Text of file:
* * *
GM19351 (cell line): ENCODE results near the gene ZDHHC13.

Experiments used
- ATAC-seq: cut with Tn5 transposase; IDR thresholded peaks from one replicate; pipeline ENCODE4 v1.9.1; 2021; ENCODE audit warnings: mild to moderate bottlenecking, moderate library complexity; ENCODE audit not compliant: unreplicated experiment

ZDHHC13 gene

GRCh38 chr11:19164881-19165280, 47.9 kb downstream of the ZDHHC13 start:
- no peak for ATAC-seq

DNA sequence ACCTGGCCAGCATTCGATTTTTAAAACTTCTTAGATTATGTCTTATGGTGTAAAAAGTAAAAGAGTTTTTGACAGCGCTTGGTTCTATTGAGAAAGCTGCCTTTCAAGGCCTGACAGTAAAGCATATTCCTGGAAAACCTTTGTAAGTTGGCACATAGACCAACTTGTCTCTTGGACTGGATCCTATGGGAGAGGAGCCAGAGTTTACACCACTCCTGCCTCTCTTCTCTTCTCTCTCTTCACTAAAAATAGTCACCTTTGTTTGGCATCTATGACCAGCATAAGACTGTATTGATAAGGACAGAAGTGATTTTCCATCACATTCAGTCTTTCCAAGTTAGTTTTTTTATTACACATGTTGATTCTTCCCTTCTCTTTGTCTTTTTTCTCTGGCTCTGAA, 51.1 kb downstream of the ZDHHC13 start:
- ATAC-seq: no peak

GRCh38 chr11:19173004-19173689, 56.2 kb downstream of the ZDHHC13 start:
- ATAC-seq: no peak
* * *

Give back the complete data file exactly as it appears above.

GM19351 (cell line): ENCODE results near the gene ZDHHC13.

Experiments used
- ATAC-seq: cut with Tn5 transposase; IDR thresholded peaks from one replicate; pipeline ENCODE4 v1.9.1; 2021; ENCODE audit warnings: mild to moderate bottlenecking, moderate library complexity; ENCODE audit not compliant: unreplicated experiment

ZDHHC13 gene

GRCh38 chr11:19164881-19165280, 47.9 kb downstream of the ZDHHC13 start:
- no peak for ATAC-seq

DNA sequence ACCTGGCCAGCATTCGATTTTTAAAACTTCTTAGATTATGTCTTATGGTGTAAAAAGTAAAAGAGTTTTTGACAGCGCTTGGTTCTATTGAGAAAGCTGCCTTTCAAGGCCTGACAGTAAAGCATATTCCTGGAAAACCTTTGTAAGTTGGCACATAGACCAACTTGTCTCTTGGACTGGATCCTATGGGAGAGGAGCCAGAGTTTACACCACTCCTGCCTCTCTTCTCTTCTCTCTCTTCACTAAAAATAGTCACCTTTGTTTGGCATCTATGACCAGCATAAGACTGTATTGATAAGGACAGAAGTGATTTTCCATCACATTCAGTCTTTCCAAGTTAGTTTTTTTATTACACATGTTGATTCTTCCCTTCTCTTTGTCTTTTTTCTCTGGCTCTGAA, 51.1 kb downstream of the ZDHHC13 start:
- ATAC-seq: no peak

GRCh38 chr11:19173004-19173689, 56.2 kb downstream of the ZDHHC13 start:
- ATAC-seq: no peak